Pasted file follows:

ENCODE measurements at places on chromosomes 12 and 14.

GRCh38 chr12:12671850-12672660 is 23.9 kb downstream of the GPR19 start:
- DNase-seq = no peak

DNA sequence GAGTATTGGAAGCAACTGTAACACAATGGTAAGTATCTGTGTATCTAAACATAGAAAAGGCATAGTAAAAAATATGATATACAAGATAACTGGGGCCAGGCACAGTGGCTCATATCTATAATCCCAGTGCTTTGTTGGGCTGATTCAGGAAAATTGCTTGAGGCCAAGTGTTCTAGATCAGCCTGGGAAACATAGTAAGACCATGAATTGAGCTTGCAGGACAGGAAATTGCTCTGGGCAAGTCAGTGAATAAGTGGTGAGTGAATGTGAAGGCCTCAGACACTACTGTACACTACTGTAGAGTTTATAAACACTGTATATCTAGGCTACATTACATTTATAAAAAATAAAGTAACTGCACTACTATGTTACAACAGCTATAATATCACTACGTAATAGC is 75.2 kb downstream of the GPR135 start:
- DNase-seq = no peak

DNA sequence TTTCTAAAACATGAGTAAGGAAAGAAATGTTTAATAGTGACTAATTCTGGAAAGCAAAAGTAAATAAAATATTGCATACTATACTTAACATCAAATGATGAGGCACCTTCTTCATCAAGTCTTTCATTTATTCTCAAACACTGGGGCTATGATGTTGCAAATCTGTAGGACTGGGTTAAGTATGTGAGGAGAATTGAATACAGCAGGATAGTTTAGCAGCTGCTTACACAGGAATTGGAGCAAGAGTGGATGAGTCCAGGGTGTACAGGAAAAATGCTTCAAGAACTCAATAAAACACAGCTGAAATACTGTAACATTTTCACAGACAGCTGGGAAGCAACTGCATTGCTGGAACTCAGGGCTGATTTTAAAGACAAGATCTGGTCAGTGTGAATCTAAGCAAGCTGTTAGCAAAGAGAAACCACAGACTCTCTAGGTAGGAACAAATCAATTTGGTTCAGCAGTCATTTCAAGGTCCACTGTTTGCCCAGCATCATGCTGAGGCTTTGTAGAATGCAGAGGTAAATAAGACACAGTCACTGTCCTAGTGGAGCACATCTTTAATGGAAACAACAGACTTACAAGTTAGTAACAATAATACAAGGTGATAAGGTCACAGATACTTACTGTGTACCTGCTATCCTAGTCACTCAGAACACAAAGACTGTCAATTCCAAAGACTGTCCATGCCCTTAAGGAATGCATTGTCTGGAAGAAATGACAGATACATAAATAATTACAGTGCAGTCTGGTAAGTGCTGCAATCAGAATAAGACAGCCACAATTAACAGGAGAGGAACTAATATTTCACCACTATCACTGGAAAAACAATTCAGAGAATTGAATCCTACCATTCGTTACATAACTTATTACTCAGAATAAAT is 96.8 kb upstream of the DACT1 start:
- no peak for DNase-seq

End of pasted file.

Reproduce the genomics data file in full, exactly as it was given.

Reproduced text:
ENCODE measurements at places on chromosomes 12 and 14.

GRCh38 chr12:12671850-12672660 is 23.9 kb downstream of the GPR19 start:
- DNase-seq = no peak

DNA sequence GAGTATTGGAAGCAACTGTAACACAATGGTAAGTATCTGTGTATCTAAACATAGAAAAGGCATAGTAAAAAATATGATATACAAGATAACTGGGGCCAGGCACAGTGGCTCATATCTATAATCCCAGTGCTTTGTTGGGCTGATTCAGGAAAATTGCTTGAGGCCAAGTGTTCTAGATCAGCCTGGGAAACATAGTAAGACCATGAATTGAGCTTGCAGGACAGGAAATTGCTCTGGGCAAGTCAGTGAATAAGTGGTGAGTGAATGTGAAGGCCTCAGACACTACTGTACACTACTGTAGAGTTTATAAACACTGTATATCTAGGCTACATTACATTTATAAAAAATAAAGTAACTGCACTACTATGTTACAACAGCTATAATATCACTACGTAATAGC is 75.2 kb downstream of the GPR135 start:
- DNase-seq = no peak

DNA sequence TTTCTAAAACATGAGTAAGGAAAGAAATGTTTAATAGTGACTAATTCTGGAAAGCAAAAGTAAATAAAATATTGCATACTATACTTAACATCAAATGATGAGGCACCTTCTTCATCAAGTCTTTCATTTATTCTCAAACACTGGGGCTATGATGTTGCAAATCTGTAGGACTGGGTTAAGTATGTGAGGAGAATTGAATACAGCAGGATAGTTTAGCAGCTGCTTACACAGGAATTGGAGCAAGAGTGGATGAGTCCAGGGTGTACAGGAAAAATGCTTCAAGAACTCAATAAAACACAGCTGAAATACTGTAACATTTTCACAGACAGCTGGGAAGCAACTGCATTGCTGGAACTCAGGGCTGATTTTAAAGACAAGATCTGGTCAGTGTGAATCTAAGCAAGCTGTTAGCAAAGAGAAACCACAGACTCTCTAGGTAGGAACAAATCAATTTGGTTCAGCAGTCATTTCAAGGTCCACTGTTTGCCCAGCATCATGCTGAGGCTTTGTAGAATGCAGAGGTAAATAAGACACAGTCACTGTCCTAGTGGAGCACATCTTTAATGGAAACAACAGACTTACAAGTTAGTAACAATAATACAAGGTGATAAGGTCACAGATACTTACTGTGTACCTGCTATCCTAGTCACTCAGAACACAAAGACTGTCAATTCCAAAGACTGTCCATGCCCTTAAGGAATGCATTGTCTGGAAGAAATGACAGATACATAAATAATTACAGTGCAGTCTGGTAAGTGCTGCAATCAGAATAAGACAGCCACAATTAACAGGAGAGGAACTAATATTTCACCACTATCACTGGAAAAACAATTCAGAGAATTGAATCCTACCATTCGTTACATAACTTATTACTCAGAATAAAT is 96.8 kb upstream of the DACT1 start:
- no peak for DNase-seq